Question: How can you get estimates for the average ED visit per patient?
Rosanna Coffey: It depends on what population you're looking at. For Medicaid, they certainly have that information; health insurance carriers, private insurance companies would have that information. That's where most of this information comes from.
Question: How might the ROI Calculator allow an asthma practice to document higher quality of care for asthma patients?
Rosanna Coffey: This is a very interesting question because you're trying to get down to the individual physician or at least the clinic level in terms of asthma practice. The ROI Calculator is designed for a look at a population. If you have a substantial population that you're tracking, you could certainly look at the Calculator, play with it, see all the components I mentioned early in the slide set, and evaluate those for your particular population. If you have a clinic that can poll information on people with asthma, we have in the Calculator definitions of what persistent asthma is for this purpose and persistent asthma with acute events. If you can go back into your population and calculate those things, you can enter those and evaluate where you have room to improve. In terms of delivering higher quality of care for asthma patients, certainly you know that the NAEPP is basically what most of the literature followed in setting up asthma care improvement programs. So that's what you're being measured against in this Calculator. If your clinic already subscribes to all of those activities - the written asthma plan and education for the patient and encouraging the patient to take responsibility for managing the asthma and the controller medications and all of those things - then maybe you're already there. But by looking at all of the information behind the Calculator, you would maybe be able to figure that out in terms of where you need to improve.
Question: In a private practice allergy and asthma group, we aren't privy to the number of primary care or ER visits they have had. We would have to work with a big insurance company to access the data. Are the insurance companies willing to provide the data to a smaller allergy and asthma practice?
Rosanna Coffey: That's very good question. I can't answer it for the insurance plans that you're working with. I would think that they would be interested in improving the care for the patients that they're insuring, but I can't really know what they would do. I appreciate what you're saying. You don't know the number of ER visits; you don't know the total number of outpatient visits. But you could look at the baseline data and try to look at how your population compares for the thing that you do know - medication costs perhaps - but you may even have trouble with that. So the Calculator was really built for a big population kind of view. And trying to decide even on a State level, whether to undertake and invest in putting people into some kind of a care management program.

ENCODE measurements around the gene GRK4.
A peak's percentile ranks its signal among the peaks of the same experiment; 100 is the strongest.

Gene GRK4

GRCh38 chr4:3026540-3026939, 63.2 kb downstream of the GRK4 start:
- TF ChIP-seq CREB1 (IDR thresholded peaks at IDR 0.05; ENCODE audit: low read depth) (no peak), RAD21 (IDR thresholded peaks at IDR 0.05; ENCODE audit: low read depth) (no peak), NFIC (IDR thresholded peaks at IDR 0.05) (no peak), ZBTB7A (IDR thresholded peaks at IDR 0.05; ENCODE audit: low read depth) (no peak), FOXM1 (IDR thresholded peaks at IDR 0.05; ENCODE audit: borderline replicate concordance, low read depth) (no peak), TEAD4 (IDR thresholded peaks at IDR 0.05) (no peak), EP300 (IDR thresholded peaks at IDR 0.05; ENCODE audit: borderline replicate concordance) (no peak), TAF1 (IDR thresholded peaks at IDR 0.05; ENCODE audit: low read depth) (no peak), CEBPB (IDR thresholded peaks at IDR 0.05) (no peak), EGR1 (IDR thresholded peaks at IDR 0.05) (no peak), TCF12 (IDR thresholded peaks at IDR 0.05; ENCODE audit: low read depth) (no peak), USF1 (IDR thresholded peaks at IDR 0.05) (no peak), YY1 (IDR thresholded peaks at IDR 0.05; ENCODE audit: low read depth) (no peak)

Question: It still seems like cost of medications and other utilization numbers are critical. Where do we find these numbers: carriers, Medicaid, etc.? Where we collect this cost seems confusing with multiple carriers. Would this work for a moderate-size practice?
Rosanna Coffey: Again, this is for a practice and trying to find these numbers for your patients, I agree with you, is going to be difficult. I don't know whether you have any ideas, Ginger.
Ginger Smith Carls: The problem here is, again, the practice is just one part of the system and this requires an integrated system to be able to look at costs from all these different perspectives, not just outpatient but inpatient. So I don't know where you would get that. You could use what we have as an approximation. But certainly you'd probably want something more custom if you were going to use it in some sort of negotiations. I'm trying to think whether, if you specify your population more carefully and then go to a carrier, or even a Market Scan database, we could tease out estimates for use for a more careful definition of your population. But that's a synthetic estimate for you
Question: Will this presentation will be available for later review online?
Margie Shofer: Yes. We will have it up on the AHRQ Web site later but sometimes it takes us a little while to get these up, so please be patient. We probably will send out an E-mail letting people know when it is available.
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Current as of October 2009